Perhaps Memorial Church is a space of mourning, one where we recognize the short- and long-term damages of an ideology pushed by authoritative figures. What can you do if a war is cast as romantic, as redemptive? I grieve the cultural repercussions that stuck as a result of casting the American people (which, more often than not, meant the white man) as the ideal, cloaked in the — knowing or unknowing — mechanism of Christianity.
Yet this understanding erases those who did not resonate with religious understandings of war. Where is their story? Is it fair, is it respectful, for them to be nailed to a wall in a church where people come to pray?
Part of me finds Memorial Church beautiful. War is horrible; the devastation, the death that results, cannot be captured in words. There is something enrapturing about relinquishing the power of understanding in the face of unimaginable violence. In memorializing those who died in a church, mankind says, “This tragedy is not something that can be understood, and we choose to honor that sacrifice by falling on our knees.”
But most of all, I see Memorial Church as Harvard, yet again, revealing its hand.
What Harvard chooses to honor, to memorialize via buildings, sculptures, or clubs, reveals what it — and national discourse — value, and what they do not.
The transept of Memorial Hall, seated between Annenberg and Sanders Theatre, commemorates the Harvard students who died fighting for the Union during the Civil War. The grand space resembles a church, with stained-glass angelic figures holding a Latin inscription, which reads, in part: “Not to us, O Lord, not to us, but to thy name may there be glory.”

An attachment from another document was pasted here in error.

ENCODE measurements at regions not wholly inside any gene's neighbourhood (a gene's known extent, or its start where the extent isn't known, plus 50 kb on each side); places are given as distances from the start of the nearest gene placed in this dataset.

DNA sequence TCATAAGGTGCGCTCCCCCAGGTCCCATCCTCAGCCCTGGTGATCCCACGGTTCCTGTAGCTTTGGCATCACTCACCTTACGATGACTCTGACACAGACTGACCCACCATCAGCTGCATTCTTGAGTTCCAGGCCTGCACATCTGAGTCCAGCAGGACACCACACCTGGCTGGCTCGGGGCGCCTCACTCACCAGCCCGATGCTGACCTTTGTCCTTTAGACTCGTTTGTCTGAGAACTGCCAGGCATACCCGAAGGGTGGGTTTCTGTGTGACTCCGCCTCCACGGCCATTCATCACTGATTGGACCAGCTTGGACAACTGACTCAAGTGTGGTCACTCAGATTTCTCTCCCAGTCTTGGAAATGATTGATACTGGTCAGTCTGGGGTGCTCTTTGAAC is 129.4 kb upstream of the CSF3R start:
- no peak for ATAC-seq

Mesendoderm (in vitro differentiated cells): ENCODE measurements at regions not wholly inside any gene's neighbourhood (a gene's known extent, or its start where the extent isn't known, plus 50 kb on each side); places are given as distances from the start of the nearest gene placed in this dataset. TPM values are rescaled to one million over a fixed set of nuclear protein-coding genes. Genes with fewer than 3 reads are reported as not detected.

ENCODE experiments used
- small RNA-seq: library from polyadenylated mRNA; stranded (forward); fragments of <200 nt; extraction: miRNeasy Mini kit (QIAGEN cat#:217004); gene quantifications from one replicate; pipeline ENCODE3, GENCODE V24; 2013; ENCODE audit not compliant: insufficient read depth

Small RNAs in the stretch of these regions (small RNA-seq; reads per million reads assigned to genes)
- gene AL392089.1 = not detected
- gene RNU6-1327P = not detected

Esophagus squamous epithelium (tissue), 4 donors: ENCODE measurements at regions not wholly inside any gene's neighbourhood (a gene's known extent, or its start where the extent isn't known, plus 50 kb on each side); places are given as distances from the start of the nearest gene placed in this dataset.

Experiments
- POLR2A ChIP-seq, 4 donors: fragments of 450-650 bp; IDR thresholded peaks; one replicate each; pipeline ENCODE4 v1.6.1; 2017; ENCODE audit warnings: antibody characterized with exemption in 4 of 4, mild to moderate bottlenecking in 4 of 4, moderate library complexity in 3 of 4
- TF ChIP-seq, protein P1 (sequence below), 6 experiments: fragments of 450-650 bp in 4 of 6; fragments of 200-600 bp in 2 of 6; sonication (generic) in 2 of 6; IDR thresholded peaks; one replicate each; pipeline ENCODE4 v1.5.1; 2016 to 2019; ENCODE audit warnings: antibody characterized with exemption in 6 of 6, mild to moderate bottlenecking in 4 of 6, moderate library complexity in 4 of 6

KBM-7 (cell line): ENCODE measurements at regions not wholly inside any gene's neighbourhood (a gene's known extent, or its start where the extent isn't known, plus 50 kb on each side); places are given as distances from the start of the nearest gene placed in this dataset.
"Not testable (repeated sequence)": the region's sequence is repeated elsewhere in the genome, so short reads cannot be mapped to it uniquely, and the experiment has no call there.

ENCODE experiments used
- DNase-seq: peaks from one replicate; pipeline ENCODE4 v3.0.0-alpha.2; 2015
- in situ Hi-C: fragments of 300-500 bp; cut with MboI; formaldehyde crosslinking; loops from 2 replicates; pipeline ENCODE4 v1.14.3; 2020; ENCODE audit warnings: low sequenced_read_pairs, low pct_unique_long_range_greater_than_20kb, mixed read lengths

There is no mention of justice, slavery, freedom, or liberation.
One of the only — and perhaps the only — physical recognitions of Harvard’s involvement with slavery is a plaque the size of a sheet of printer paper, stuck on the side of Wadsworth House.
Harvard has memorialized the association between God and national service. It hides the Crimson Klan; it hides its involvement in colonization in the Philippines; it hides the racist sculptures that speckle its past; it hides its involvement in the creation of napalm. The scars of Harvard’s legacy are often forcibly unearthed by its students.
Every decision that Harvard makes — whether memorialization or obfuscation — writes a narrative. Today, students move through these embedded narratives and attempt to reconstruct them. Yet, we do not have the right to memorialize our discourse in the same physical way, though we have tried. With every protest, with every op-ed, we try. We are the virtual student body, in more ways than one, beholden to the structures that were here upon our arrival.
Memorial Church embodies these contradictions. A structure desired by many to cope with the incomprehensible trauma of total war, yet a structure that associates the fulfillment of patriotism with Christianity. A structure that honors, yet a structure that takes the oxygen that other narratives need to shout.
The conflation of American identity and Christianity that is seen in Memorial Church, and Harvard, through its memorialization, reveals that narrative as a valuable one. The space is, in some lights, beautiful — it nods to an understanding of life that relinquishes agency. But alongside the beauty is a story, an association, that Harvard must take accountability for.
In Memorial Church, the golden eagle is angry, and the cross hovers stately above. I stare back at them, aching to respond.
Ellie H. Ashby ’24, a Crimson Editorial editor, is a Social Studies concentrator in Adams House. Her column, “A Leap Into Faith,” runs tri-weekly on Fridays.